München: The Bavarian Capital

The Bavarian capital city was the first city I visited in Germany in my trip. I had a rough idea of places to visit in Munich based on a blog I have read. I went to Marienplatz around 8am but most of places I wanted to visit were closed.  I walked around the city taking photos and selfies.  After
roaming for around 1 hour I visited Peterskirche (St.  Peter’s Church) at Rindermarket. Theis 13th century church has a dome which is accessible to public. Climbing the 306 steps up the tower to the 56 meter high platform gives a beautiful panoramic view of the city. From there I proceeded to the Viktualienmarkt market which in an open-air market known as the “stomach of Munich”. The city’s market streets are famous for sausages and I purchased sausages from here. After recharging myself with different Bavarian delicacies I moved on see the Gothic hall-type church, Heiliggesitkirche (Church of the Holy Ghost).

Slowly mild precipitation started and temperature started to drop. Then I went back to the Marienplatz city center. Marienplatz is the major historic and scenic square of Altstadt (the Old Town. I was in time for 11 am show of Glockenspeil (carillion) on the 8.5m central spire of Neues Rathaus (New Town Hall). The Rathaus-Glockenspiel of Munich consists of 43 bells and 32 life-sized figures. The top half of the Glockenspiel tells the story of the marriage of the local Duke Wilhelm V (who also founded the world famous Hofbräuhaus) to Renata of Lorraine. In honour of the happy couple there is a joust with life-sized knights on horseback representing Bavaria (in white and blue) and Lothringen (in red and white) and the Bavarian knight wins every time, of course. This is then followed by the bottom half and second story: Schäfflertanz (the coopers’ dance). According to myth, 1517 was a year of plague in Munich. The coopers are said to have danced through the streets to bring fresh vitality to fearful dispositions. The coopers remained loyal to the duke, and their dance came to symbolize perseverance and loyalty to authority through difficult times. (Video: Link1, Link 2).  The city tower provides another panoramic view of city. The Altes Rathaus (Old Town Hall) stands nearby to the New Town hall with a plain Gothic tower.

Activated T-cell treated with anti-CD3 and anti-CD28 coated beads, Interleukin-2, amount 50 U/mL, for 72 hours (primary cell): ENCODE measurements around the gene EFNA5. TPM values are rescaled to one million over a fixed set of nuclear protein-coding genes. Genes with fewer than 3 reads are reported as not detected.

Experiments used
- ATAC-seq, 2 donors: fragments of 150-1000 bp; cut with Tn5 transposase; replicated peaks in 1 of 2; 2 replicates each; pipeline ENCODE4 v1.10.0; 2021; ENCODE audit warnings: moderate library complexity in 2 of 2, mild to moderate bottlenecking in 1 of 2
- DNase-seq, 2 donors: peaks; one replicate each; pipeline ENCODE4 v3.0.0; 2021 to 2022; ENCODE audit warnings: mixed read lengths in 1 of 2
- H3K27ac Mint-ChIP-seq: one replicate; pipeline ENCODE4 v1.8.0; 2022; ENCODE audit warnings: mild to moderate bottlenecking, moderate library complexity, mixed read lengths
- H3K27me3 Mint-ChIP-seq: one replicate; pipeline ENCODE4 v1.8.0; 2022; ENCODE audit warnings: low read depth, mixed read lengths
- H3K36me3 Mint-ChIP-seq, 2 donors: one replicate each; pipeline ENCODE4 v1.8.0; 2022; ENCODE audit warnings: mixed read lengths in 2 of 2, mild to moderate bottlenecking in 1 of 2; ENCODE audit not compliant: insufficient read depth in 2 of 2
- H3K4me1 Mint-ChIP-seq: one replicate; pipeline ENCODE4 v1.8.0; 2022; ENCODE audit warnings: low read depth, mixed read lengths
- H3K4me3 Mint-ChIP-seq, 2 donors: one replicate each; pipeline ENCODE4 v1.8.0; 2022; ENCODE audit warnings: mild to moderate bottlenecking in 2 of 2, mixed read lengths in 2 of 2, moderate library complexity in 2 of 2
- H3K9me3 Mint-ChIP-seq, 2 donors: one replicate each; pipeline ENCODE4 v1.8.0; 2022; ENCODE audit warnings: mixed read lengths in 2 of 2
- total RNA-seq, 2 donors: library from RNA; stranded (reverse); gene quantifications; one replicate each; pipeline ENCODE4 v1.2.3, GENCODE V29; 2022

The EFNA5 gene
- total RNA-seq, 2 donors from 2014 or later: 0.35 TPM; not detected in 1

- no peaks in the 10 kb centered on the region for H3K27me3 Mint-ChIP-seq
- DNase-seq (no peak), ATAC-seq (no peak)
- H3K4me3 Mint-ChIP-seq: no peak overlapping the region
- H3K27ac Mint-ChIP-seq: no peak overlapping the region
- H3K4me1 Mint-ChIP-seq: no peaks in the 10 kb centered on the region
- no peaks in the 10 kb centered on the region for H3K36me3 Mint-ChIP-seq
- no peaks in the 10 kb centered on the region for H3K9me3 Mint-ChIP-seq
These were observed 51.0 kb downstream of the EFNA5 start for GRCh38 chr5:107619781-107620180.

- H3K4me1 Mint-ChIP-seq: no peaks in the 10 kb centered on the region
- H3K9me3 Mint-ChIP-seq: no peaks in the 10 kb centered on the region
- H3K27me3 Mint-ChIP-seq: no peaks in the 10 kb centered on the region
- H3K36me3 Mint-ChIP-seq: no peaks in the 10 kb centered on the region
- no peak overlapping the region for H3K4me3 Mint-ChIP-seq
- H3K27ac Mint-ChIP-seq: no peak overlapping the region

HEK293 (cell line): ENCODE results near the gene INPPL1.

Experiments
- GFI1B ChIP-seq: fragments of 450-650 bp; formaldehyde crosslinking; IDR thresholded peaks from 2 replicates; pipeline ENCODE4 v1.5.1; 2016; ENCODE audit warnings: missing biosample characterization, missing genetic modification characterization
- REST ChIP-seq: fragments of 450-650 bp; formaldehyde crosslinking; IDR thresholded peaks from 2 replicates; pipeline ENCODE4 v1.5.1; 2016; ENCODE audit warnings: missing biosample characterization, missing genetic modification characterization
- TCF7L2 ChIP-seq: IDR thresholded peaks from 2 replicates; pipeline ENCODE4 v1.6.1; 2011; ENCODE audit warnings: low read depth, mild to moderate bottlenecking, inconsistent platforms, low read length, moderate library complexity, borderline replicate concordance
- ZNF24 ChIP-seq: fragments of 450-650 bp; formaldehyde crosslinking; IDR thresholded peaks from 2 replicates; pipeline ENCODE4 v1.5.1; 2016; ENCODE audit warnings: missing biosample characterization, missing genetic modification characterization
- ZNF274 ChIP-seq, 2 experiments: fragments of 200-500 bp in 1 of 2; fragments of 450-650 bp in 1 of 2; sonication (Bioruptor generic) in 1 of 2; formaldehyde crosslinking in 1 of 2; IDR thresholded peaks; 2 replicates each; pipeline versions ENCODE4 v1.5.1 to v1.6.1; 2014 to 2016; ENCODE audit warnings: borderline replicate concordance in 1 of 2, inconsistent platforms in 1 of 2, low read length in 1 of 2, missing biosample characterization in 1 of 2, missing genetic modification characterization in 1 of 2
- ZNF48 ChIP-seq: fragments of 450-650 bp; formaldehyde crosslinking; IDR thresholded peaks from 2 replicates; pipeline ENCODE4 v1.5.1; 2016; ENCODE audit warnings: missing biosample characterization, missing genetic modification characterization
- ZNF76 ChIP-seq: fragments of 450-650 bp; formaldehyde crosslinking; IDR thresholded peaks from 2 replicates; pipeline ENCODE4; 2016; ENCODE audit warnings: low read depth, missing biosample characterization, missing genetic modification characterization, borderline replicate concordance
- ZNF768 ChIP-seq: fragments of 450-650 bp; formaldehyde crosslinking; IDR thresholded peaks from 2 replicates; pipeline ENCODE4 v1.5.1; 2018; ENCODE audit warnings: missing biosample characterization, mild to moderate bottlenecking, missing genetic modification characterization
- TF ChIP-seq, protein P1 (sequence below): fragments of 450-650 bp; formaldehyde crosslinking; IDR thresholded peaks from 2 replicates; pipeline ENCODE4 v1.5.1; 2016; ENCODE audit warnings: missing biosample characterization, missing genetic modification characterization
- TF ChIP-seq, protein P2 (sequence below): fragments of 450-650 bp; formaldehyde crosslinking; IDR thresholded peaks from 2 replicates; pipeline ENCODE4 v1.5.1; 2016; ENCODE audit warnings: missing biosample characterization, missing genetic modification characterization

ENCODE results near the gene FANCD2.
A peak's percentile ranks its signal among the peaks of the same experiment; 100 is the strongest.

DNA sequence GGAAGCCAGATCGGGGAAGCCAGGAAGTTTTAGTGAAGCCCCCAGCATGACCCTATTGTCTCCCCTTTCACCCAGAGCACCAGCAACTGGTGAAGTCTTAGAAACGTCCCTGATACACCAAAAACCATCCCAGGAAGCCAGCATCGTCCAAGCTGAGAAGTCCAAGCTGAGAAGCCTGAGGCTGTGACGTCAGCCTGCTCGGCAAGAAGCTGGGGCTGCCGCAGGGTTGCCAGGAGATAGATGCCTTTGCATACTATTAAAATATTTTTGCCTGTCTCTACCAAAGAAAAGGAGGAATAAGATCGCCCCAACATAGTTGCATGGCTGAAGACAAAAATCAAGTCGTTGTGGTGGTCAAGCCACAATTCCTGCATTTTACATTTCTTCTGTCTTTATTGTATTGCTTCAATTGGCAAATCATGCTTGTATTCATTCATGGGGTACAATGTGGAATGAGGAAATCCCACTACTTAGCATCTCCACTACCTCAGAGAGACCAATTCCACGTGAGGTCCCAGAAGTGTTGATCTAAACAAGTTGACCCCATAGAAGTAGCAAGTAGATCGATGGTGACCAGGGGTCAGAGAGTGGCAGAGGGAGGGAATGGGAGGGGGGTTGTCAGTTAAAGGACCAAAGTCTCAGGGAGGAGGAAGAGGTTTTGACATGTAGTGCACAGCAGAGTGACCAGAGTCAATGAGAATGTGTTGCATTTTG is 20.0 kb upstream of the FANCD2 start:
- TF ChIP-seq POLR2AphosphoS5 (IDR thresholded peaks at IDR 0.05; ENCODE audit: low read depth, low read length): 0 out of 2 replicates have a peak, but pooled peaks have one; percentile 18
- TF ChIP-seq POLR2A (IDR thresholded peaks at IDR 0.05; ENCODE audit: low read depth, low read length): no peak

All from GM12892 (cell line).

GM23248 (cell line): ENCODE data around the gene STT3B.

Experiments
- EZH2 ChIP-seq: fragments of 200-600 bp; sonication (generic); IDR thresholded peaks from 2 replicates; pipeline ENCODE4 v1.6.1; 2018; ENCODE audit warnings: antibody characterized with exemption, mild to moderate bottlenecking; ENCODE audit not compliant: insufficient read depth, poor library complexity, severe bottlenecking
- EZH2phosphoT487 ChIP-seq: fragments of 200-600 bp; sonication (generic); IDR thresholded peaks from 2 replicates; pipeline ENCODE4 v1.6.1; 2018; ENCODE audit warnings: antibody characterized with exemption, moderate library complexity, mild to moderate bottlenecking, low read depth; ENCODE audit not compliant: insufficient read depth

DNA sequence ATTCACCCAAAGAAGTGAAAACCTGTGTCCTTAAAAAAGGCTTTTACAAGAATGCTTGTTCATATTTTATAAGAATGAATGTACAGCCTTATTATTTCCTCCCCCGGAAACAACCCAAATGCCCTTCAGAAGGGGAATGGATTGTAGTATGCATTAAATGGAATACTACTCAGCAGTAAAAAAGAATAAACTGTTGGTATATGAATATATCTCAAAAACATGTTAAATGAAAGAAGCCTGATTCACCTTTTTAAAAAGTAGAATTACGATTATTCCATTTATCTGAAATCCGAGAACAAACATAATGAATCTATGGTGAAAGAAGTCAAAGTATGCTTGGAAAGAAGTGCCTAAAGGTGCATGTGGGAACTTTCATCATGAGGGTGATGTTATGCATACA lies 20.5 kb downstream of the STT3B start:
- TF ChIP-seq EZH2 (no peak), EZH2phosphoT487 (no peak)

After enjoying the architectural beauty of the city I decided to visit Englischer Garten (English Garden).  Thanks to Elector Carl Theodor who ordered to establish this and Benjamin Thompson who designed this urban park along the Isar River. The paths within this oasis piddle around in dark stands of mature oak and maple before emerging into sunlit meadows of lush grass. Kleinhesseloher See (a lovely lake at the centre of the park), Monopteros (a small Greek temple whose ledges are often knee-to-knee with dangling legs belonging to people admiring the view of the Munich skyline) and Japanisches Teehaus (built for the 1972 Olympics by an idyllic duck pond)  add beauty to this marvel.  I spend most of the afternoon in the sprawling English Garden. But once it started to rain, the temperature started to drop and I started feeling cold. I left the garden to a shopping street adjacent to Marienplatz where I bought a jacket without which I would have freeze to death without completing the rest of trip. The Bavaria capital had very few skyscrapers but most of buildings stands for specific architectural beauty.  This is the first foreign city I have visited.  I felt a special attachment with the München city compared to other German cities.

One thought on “München: The Bavarian Capital

  1. Pingback: A trip to Germany and Austria. | My travel blog

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